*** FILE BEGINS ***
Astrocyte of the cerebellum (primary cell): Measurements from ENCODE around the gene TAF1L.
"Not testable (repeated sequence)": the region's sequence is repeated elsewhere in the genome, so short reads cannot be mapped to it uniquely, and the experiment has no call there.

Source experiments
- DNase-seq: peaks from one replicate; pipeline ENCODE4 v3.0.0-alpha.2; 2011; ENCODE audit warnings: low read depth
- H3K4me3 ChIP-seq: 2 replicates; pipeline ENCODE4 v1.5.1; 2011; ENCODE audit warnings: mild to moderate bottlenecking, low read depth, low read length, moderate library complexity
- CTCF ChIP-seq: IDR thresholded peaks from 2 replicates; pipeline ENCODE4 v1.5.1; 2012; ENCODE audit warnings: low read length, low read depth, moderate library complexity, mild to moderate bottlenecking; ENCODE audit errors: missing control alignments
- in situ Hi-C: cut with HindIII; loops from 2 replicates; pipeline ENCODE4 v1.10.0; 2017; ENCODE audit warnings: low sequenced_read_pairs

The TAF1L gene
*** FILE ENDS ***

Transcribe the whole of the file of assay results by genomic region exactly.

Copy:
Astrocyte of the cerebellum (primary cell): Measurements from ENCODE around the gene TAF1L.
"Not testable (repeated sequence)": the region's sequence is repeated elsewhere in the genome, so short reads cannot be mapped to it uniquely, and the experiment has no call there.

Source experiments
- DNase-seq: peaks from one replicate; pipeline ENCODE4 v3.0.0-alpha.2; 2011; ENCODE audit warnings: low read depth
- H3K4me3 ChIP-seq: 2 replicates; pipeline ENCODE4 v1.5.1; 2011; ENCODE audit warnings: mild to moderate bottlenecking, low read depth, low read length, moderate library complexity
- CTCF ChIP-seq: IDR thresholded peaks from 2 replicates; pipeline ENCODE4 v1.5.1; 2012; ENCODE audit warnings: low read length, low read depth, moderate library complexity, mild to moderate bottlenecking; ENCODE audit errors: missing control alignments
- in situ Hi-C: cut with HindIII; loops from 2 replicates; pipeline ENCODE4 v1.10.0; 2017; ENCODE audit warnings: low sequenced_read_pairs

The TAF1L gene